The problems continued when the legislature, rather than adopting a balanced budget, passed legislation in February to let the state borrow $865 million from internal accounts to help the state advert a cash shortfall that might leave the state without enough money to pay its bills.  In addition, the controller has delayed making more than $1 billion in payments to public colleges, counties and health programs for the poor. Meanwhile, state tax collections for this February were $1.2 billion, or 22 percent, below last February’s collections.

The Legislature plans to produce a budget by June 15 that is “balanced” with the assumption that voters approve new taxes, with automatic “triggers” that would slash spending further, particularly school spending, if the tax hikes are not approved by the voters.

The Day of Reckoning is now.  The Governor and lawmakers must stop using gimmicks and take action now to adopt a balanced budget.  State Budget Solutions urges Gov. Brown and all of the legislators to create real budget solutions that are based on outcome and performance-based budget measures.  California can no longer afford to wait for their government to get its head out of the sand and start acting on their behalf.

(Bob Williams, President of State Budget Solutions, is a former state legislator, gubernatorial candidate and auditor with the General Accountability Office. Originally posted on Fox & Hounds.)

March 19, 2012

Panel Says Schools’ Failings Could Threaten Economy and National Security
WASHINGTON (AP) — The nation’s security and economic prosperity are at risk if schools do not improve, warns a report by a panel led by former Secretary of State Condoleezza Rice and Joel I. Klein, a former chancellor of New York City’s school system.

“The dominant power of the 21st century will depend on human capital,” the report said. “The failure to produce that capital will undermine American security.”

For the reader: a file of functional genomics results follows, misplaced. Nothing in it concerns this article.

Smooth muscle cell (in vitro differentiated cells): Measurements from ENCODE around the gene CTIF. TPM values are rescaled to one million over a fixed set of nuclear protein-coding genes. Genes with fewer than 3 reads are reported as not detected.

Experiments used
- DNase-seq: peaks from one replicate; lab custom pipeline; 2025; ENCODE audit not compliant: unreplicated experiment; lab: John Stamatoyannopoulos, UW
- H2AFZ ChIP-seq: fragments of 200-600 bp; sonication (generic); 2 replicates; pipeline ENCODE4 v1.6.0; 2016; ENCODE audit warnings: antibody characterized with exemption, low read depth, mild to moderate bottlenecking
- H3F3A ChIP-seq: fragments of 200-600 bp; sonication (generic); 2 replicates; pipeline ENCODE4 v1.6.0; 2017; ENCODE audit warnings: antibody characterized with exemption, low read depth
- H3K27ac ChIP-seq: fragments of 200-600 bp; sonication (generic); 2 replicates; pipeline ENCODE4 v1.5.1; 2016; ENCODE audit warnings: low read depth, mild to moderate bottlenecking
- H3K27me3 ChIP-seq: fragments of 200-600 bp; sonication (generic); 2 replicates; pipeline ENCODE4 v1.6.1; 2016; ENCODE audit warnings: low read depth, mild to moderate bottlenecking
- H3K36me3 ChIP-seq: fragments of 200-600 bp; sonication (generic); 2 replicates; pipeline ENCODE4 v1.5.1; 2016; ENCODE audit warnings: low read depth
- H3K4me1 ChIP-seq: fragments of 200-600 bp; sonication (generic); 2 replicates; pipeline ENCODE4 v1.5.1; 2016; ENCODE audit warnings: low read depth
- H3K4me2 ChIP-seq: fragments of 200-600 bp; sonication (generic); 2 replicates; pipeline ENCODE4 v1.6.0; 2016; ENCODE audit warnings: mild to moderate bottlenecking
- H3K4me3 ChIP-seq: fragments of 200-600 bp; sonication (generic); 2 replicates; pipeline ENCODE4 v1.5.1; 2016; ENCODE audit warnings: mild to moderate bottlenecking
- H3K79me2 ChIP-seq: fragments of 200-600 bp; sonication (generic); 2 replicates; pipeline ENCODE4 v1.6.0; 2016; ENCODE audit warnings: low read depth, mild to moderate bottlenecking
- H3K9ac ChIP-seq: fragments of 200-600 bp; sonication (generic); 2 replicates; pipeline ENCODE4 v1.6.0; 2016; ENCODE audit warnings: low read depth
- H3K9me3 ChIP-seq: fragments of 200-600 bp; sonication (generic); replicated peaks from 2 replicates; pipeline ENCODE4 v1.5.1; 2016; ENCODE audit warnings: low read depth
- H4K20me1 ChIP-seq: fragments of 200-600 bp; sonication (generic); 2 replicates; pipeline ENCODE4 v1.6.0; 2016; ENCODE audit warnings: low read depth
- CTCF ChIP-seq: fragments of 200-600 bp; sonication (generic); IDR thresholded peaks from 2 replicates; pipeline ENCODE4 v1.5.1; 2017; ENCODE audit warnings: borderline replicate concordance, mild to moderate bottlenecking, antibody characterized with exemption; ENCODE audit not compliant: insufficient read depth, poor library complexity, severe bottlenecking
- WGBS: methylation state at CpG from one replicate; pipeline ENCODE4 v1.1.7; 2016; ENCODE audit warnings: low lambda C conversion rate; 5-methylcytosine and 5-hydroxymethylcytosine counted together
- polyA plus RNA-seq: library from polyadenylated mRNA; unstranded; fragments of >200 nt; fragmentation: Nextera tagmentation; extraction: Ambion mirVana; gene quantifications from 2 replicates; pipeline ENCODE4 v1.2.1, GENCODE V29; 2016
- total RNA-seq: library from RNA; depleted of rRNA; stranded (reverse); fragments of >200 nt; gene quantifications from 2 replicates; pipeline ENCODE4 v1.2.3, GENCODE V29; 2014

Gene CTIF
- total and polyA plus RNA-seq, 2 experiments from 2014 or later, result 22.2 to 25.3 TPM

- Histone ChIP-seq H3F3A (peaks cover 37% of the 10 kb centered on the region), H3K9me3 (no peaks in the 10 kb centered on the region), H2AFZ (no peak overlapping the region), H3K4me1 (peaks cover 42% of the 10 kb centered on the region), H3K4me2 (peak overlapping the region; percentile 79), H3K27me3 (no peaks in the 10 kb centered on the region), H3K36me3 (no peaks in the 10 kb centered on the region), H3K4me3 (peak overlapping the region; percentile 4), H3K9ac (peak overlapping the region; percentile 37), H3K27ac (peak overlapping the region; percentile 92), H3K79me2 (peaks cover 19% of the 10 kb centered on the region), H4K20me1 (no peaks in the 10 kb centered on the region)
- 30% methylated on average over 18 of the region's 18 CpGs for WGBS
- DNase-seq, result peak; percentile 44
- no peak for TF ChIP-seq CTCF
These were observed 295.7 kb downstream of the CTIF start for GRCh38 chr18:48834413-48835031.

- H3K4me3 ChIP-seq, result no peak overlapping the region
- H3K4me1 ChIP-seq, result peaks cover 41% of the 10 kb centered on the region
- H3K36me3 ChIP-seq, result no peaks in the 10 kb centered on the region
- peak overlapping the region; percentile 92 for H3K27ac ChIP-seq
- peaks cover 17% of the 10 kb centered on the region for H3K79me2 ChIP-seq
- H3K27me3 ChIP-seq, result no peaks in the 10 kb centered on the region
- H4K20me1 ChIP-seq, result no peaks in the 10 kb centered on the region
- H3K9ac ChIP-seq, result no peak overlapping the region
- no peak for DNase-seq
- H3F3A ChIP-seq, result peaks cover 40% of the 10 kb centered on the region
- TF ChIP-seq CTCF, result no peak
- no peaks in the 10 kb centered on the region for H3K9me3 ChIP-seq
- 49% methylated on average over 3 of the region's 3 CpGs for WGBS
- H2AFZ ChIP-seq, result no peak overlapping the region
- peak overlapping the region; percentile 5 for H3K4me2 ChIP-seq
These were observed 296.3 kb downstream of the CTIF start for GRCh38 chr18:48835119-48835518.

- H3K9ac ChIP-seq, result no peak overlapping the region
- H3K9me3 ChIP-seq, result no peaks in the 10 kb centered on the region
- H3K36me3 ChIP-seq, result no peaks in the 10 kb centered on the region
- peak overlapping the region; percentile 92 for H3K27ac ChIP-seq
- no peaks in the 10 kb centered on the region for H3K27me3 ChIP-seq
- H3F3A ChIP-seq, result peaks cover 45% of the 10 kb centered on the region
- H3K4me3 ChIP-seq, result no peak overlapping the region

The report said that the State Department and intelligence agencies face critical shortages in the number of foreign-language speakers and that fields like science, defense and aerospace are at risk because a shortage of skilled workers is likely to worsen as baby boomers retire.

According to the panel, 75 percent of young adults do not qualify to serve in the military because they are physically unfit or have criminal records or inadequate levels of education. It said 30 percent of high school graduates do not do well enough on an aptitude test to serve.

The 30-member committee was organized by the Council on Foreign Relations, a New York-based research and policy organization.

Ms. Rice and Mr. Klein said in interviews that they were encouraged by efforts to improve schools, like the adoption by most states of new learning targets, known as the Common Core, in reading and math, as well as the Obama administration’s Race to the Top competition, in which states compete for federal money in exchange for developing a system of teacher evaluations.

Mr. Klein said he hoped the findings would prompt discussion. “I don’t think people have really thought about the national security implications and the inability to have people who speak the requisite languages who can staff a volunteer military,” he said.

The panel made three main recommendations:

¶ Common Core standards should be adopted and expanded to include science, technology and foreign languages.
¶ Students, especially those in poor schools, should have more choices in where they go to school.
¶ Governors, working with the federal government, should develop a national security readiness audit, to judge whether schools are meeting targets.

Not all panel members agreed with all the report’s findings. A dissent by Carole Artigiani, founder of Global Kids, said that a proposed national audit would only raise the stakes for standardized tests, and that money would be better used to improve the neediest school districts. Stephen Walt, an international affairs professor at Harvard, and Randi Weingarten, president of the American Federation of Teachers, agreed.

Ms. Weingarten also said that parts of the report undermined schools, and that school choice options like vouchers and charters, which use public funds but are run by a third party, have not proved to be sustainable or to improve schools.